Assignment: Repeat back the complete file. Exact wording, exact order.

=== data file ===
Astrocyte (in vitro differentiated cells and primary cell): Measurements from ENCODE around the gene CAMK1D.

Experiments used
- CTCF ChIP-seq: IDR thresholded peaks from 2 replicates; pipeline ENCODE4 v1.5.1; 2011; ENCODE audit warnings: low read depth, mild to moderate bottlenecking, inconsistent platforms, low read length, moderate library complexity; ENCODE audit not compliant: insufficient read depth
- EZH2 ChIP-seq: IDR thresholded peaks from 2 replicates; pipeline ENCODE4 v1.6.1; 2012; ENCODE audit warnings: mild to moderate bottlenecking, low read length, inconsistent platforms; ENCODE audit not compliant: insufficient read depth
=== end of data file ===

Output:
Astrocyte (in vitro differentiated cells and primary cell): Measurements from ENCODE around the gene CAMK1D.

Experiments used
- CTCF ChIP-seq: IDR thresholded peaks from 2 replicates; pipeline ENCODE4 v1.5.1; 2011; ENCODE audit warnings: low read depth, mild to moderate bottlenecking, inconsistent platforms, low read length, moderate library complexity; ENCODE audit not compliant: insufficient read depth
- EZH2 ChIP-seq: IDR thresholded peaks from 2 replicates; pipeline ENCODE4 v1.6.1; 2012; ENCODE audit warnings: mild to moderate bottlenecking, low read length, inconsistent platforms; ENCODE audit not compliant: insufficient read depth